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Update on Berkeley Nanotech Regulations

Friday, February 2, 2007

This is to update my analysis on Berkeley Nanotechnology Regulations in the previous post. On the December 2006 post, I suggested this interpretation:
  1. The duty is to report, no more, no less
  2. There are no exact standard as to the form of the report
  3. General minimum disclosure standards may apply. Producers shall disclose anything within the boundaries of their present knowledge. Non disclosure may arise civil liability
  4. It only applies to "manufactured" nanoparticles produced in the Jurisdiction of the city of Berkeley. That means, natural nanoparticle or nanoparticle resulting from side-reaction could be exempted from this regulation. This could also mean that nanoparticles being imported to Berkeley is outside the scope of this regulation
  5. The city cannot ban production and sale of nanoparticles by simply basing itself on the regulation. These are EPA's authority
  6. The regulation does not regulate nanotechnology as a whole! It only regulates nanoparticle. Obviously, nanostructures are exempted from this regulation
  7. There could be problems with regards to the definition of "nanoparticle"
With regards to point #2, I have obtained information that the standard reporting forms are currently being reviewed by industry and other stakeholders. So there might be a standard form of reporting. With regards to point #3, the report might need to be reviewed by an independent third party, a professional toxicologist or CIH, and this constitute a part of the reporting form. My interpretation is inaccurate with regards to point #4. Importation of nanoparticle to Berkeley will be subjected to the reporting obligation. With regards to point #6, nanostructures may be subjected to reporting obligation if one of their axis is 100 NM or smaller (fit the definition of "nanoparticle").

Preliminary observation on the regulation will be based on this report (pdf).

I agree with Mr. Hadithy that these precautionary approaches are required to protect the society from unknown harm. There is really nothing unusual with respect to the regulation, it is no different than normal chemical legislation which also require disclosure. The only differences is that this one is applied to nanoparticles. As have been discussed in my other posts, there is inconclusive research result on the harmful effect of nanoparticles to human.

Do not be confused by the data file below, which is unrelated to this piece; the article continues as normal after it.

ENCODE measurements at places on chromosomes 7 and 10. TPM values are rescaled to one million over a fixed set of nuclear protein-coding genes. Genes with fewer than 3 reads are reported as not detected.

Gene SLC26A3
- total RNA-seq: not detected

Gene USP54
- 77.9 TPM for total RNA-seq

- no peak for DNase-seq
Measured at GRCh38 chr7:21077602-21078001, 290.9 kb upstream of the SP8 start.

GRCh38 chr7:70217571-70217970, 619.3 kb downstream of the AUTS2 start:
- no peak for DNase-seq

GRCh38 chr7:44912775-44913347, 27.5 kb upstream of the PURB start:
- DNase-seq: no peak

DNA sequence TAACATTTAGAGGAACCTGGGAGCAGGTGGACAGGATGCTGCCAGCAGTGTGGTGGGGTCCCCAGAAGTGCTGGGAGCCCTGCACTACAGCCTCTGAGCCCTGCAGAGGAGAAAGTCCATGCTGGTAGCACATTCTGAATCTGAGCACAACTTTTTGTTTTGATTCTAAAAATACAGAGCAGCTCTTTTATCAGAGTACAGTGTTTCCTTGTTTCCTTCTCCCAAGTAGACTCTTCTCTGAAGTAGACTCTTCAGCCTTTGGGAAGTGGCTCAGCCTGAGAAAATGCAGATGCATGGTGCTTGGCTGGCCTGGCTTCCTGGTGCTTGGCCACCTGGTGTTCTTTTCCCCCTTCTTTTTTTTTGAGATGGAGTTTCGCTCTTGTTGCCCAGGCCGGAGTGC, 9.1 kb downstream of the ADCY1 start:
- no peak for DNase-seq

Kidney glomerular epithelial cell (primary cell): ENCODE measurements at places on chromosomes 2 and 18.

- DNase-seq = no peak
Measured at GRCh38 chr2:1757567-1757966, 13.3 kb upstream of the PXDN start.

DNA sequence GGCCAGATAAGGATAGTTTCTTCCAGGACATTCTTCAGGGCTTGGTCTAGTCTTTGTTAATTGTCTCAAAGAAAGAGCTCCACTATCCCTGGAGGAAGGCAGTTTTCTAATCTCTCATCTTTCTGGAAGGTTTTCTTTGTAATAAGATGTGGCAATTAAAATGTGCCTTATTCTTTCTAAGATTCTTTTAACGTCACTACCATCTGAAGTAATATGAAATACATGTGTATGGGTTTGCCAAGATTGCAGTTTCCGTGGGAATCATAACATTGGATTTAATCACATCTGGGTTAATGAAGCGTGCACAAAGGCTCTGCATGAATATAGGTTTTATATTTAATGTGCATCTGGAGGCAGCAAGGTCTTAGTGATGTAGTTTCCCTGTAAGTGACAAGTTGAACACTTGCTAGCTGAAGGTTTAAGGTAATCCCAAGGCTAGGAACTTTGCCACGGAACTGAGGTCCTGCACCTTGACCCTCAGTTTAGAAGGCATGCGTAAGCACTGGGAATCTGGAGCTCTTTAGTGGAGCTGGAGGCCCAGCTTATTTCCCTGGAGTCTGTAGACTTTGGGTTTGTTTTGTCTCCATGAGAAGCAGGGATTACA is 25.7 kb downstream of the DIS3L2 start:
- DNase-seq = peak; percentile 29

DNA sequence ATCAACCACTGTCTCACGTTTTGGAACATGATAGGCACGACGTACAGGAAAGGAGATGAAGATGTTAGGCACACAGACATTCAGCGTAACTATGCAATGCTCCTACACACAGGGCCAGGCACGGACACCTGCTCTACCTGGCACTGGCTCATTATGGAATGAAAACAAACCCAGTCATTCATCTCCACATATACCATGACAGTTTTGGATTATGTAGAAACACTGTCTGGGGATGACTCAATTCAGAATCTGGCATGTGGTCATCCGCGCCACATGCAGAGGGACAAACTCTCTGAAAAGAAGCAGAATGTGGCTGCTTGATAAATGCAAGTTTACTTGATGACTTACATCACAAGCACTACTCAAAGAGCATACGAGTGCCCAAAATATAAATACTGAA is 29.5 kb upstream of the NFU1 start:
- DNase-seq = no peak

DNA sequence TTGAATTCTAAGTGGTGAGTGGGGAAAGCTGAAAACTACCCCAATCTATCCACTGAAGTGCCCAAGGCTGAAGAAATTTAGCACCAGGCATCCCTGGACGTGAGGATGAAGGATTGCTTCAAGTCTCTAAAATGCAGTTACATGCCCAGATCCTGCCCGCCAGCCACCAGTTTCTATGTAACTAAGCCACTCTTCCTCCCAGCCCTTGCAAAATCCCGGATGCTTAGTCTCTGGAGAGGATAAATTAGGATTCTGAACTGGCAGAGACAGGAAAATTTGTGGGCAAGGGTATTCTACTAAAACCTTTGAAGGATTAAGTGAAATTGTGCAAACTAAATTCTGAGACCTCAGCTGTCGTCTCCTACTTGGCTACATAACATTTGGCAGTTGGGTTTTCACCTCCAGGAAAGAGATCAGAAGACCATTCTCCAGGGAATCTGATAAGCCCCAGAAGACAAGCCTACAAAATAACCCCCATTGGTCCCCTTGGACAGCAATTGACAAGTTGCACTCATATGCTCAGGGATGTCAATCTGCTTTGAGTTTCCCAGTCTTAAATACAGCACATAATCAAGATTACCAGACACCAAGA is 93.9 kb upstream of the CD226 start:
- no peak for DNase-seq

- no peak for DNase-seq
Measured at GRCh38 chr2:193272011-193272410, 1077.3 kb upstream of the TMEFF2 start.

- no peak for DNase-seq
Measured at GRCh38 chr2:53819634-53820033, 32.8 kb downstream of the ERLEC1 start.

Cambridge is also planning to follow Berkely in regulating Nanotechnology:
WHEREAS: The use of subatomic materials as microscopic building blocks for thousands of consumer products has turned into a big business so quickly that few are monitoring nanotechnology’s effects on health and the environment; and
WHEREAS: The city of Berkeley, California, has amended the hazardous materials section of its Municipal Code in order to monitor those impacts; now therefore be it
ORDERED: That the City Manager be and hereby requested to examine the nanotechnology ordinance for Berkeley, California, and recommend an appropriate ordinance for Cambridge.
The document of the Cambridge Civic Council Meeting is available here. It has also been in the reported in the news:
Cambridge, Mass. is considering becoming the second city in the country to regulate nanotechnology-- the science of building devices at the molecular scale -- a month after Berkeley, Calif. became the first.
(Note: Boston Business Journal's definition of nanotech above appears to depict molecular manufacturing, this could be misleading with regards to the regulation of nanoparticles)

I have one more question. Supposed the City found that certain nanoparticle have a "med" or "high" risk, what will it attempt to do?

(Many Thanks to: Nabil A Al Hadithy, Secretary CEAC)